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How much for your app?

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This article expresses the author's opinion at the time of writing. There are no guarantees of correctness, originality or current relevance. Copying the whole article is forbidden. Transcription of selected parts is allowed provided that author and this source are mentioned.

There is a pervasive culture where "everything's for free" regarding software and Internet services. This is a major challenge when evaluating how much a product or service is worth, be it a s simple mobile app, be it a culture-shaping service like Twitter. By the way, Twitter is for sale. How much can be worth a service that nobody pays for using? Would any user accept paying for it?

"Every man has his price", and every asset, be it a product or a service, also has a value, even if it is offered for free. It's just not that simple to determine this value.

Typically, "free" apps and services are financed by advertisements ("ads"). Nobody really likes ads, but if even Google found its main revenue source in ads, it means that is really difficult to find another means to keep the lights on. In Android platform, a prosaic issue is that many users in developing countries are willing to pay but they don't have an international credit card.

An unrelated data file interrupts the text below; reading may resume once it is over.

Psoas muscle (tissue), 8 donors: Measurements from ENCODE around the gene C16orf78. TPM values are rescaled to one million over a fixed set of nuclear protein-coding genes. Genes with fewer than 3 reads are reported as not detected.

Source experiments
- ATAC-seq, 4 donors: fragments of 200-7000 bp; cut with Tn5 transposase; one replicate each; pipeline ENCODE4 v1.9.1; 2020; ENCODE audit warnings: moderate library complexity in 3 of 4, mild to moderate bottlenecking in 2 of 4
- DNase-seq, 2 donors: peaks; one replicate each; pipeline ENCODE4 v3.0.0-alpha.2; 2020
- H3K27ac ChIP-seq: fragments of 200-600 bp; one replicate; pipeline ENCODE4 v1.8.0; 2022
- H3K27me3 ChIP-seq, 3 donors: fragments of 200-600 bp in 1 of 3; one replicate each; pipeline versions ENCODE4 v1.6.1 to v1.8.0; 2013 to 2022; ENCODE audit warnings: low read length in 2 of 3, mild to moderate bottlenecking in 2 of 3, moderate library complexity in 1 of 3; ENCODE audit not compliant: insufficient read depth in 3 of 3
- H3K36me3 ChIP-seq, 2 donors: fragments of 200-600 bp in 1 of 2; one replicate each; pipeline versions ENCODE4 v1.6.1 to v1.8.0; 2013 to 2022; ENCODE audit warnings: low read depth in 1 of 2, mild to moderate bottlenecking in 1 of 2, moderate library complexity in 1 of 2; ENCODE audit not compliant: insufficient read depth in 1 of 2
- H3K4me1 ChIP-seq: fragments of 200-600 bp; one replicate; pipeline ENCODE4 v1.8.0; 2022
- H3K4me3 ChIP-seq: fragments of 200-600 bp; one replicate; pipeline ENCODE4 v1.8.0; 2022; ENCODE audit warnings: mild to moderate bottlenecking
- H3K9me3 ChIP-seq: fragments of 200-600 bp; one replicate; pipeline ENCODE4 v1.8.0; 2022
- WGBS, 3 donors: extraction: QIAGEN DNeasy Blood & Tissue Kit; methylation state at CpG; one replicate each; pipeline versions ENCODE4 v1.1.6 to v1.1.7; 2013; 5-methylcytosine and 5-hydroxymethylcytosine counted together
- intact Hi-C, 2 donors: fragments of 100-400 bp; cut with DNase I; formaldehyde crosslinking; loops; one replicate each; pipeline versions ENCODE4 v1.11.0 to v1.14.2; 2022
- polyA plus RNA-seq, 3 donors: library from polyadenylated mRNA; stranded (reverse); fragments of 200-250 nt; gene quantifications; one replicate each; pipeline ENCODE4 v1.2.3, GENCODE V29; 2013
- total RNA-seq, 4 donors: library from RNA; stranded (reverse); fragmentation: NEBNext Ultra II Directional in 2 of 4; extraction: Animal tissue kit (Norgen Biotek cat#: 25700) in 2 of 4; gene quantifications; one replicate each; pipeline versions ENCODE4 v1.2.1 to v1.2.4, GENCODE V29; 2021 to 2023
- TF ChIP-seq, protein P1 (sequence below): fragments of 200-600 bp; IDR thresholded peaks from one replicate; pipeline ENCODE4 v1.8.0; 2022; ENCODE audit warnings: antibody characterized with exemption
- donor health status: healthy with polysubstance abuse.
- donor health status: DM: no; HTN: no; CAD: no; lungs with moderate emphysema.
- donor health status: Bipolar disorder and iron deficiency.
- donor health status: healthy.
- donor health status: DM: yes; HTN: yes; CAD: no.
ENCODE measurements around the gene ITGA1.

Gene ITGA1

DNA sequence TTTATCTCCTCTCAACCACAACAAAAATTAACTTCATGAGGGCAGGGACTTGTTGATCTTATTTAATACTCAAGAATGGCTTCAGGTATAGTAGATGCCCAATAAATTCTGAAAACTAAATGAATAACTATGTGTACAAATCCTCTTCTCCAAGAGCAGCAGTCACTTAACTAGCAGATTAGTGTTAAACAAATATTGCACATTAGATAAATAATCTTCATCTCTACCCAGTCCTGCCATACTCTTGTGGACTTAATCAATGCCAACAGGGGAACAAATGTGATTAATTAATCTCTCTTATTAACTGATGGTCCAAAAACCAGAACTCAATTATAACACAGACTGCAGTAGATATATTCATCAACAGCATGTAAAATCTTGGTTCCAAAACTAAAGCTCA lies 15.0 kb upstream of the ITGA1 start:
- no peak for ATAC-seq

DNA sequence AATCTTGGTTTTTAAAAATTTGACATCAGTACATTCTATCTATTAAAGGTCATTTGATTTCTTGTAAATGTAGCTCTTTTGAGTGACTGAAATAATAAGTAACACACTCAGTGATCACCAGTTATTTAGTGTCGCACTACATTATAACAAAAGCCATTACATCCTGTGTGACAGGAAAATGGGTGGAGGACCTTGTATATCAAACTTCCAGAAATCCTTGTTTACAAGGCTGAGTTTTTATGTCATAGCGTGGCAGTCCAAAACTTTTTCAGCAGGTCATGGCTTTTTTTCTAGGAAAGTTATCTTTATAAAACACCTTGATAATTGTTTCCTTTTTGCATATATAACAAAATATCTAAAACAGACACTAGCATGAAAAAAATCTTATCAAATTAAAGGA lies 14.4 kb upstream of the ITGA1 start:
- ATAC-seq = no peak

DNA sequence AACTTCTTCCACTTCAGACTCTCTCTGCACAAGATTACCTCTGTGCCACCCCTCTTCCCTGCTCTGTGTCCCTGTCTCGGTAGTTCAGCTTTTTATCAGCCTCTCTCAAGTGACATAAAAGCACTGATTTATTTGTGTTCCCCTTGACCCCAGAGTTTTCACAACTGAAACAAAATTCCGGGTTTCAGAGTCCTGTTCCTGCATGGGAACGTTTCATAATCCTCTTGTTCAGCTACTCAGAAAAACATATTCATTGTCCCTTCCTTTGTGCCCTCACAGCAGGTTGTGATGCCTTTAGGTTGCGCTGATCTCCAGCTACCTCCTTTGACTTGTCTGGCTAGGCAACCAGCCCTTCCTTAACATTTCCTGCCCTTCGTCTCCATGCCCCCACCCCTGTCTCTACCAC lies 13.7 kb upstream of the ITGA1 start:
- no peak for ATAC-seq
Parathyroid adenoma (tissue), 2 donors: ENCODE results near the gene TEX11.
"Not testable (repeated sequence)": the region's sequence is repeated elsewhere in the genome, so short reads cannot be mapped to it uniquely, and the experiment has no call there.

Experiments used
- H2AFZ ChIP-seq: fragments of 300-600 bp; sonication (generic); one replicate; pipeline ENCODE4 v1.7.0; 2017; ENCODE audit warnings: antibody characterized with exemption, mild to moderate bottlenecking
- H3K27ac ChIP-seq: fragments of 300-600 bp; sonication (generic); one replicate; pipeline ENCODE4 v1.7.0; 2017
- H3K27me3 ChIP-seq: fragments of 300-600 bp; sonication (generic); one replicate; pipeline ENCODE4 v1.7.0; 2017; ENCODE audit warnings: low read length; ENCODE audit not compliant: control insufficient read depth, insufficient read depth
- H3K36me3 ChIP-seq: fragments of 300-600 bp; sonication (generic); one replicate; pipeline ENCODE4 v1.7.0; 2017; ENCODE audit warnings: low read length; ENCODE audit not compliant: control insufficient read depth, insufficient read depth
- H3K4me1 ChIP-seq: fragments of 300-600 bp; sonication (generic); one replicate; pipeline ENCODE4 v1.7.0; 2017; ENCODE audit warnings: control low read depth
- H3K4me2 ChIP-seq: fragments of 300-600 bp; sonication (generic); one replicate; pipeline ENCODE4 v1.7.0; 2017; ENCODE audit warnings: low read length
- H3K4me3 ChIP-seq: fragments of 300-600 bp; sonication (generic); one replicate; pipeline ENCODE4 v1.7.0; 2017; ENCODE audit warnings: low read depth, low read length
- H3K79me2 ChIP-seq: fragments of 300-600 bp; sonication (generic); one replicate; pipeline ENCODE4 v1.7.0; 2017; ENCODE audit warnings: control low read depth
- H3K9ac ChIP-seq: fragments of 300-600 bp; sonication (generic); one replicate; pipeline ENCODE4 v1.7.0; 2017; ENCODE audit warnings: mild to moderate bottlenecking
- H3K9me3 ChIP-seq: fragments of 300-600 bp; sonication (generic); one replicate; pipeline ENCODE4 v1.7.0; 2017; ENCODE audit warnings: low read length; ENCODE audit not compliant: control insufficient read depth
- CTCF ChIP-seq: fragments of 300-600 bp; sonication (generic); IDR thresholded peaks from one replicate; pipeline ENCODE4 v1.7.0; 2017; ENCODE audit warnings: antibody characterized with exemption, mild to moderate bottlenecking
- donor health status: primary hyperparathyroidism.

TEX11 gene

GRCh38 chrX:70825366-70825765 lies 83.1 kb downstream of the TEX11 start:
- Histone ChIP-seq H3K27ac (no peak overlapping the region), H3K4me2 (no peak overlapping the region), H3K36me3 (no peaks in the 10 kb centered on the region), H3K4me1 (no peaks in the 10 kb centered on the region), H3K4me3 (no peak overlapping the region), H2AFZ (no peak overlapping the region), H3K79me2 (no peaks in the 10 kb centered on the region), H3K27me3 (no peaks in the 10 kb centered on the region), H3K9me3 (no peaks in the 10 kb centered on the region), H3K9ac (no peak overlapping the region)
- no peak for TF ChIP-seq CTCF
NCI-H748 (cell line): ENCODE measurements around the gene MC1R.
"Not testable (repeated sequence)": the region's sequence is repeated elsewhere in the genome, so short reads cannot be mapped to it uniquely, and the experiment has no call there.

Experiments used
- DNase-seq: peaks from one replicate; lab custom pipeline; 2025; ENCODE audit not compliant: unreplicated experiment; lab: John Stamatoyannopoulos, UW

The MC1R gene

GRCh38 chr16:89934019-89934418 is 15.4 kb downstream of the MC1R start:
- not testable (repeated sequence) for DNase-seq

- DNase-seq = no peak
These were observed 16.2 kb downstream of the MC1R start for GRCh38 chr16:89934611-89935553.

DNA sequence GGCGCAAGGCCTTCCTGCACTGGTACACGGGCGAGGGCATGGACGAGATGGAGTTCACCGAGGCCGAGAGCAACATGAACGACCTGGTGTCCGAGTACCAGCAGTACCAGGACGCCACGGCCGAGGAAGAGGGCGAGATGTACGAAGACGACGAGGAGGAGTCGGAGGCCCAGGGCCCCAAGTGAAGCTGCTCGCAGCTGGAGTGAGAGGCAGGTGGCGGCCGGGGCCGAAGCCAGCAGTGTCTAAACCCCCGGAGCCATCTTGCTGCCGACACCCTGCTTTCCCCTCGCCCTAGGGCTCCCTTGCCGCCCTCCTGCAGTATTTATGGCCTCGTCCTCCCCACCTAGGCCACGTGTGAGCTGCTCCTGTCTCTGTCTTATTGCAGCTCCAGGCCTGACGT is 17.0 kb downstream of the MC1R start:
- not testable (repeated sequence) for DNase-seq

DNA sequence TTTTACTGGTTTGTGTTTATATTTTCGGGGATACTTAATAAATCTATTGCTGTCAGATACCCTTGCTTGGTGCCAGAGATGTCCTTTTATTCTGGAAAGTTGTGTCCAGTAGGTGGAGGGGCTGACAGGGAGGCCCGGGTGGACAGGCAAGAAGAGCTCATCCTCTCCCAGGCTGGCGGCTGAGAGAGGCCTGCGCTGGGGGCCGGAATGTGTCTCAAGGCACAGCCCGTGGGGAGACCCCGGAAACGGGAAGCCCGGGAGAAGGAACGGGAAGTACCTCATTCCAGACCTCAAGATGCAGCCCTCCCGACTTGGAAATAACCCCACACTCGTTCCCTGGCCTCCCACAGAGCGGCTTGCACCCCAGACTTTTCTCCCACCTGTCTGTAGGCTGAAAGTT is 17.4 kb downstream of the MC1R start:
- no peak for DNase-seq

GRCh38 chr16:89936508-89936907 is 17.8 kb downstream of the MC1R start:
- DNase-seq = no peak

The best would be to convince the user that a "free" app is actually being paid in installments, since the ads consume energy, data, and occupy a lot of the most expensive square foot of the world — the screen of a cell phone. If even the politicians, whose stock of the trade is persuasion, fail to convince people to endorse proposals that are obviously right and good, we developers don't have any chance.

Another minor problem, but still a relevant one, is the business model for paid apps. If the user is convinced to pay for an app, he just pays once. A remarkable characteristic of mobile platforms is that they are a moving target. Apps need frequent updates, at least once every major update of the platform. The single payment does not reflect this continuous maintenance work that an app takes to stay usable.

App stores still don't support the notion of paid updates (Firefox OS was an honorable exception). Apple added "subscriptions" recently, but made clear that it is for apps that have continuously-updated contents; it was not conceived to reward the invisible work that keeps "unchanging" apps working. An alternative is to launch a "new" app and discontinue the older in order to force a re-buy. And prepare yourself to hear many complaints.

WhatsApp implements a model that is almost perfect: the app itself is free, there are no ads, the first year using the service is free, and it bills $2/year after this time (billed thorugh in-app purchase). But WhatsApp is Whatsapp, it is almost a public utility these days. How many other apps the user could be convinced to pay a yearly tax for, even if small?

Os apps "gratuitos" que mostram propaganda têm essa vantagem marginal para nós desenvolvedores: eles geram renda continuamente, mês após mês, ainda que a renda por usuário seja minúscula. É preciso ter muitíssimos usuários para que o rendimento com ads seja economicamente relevante.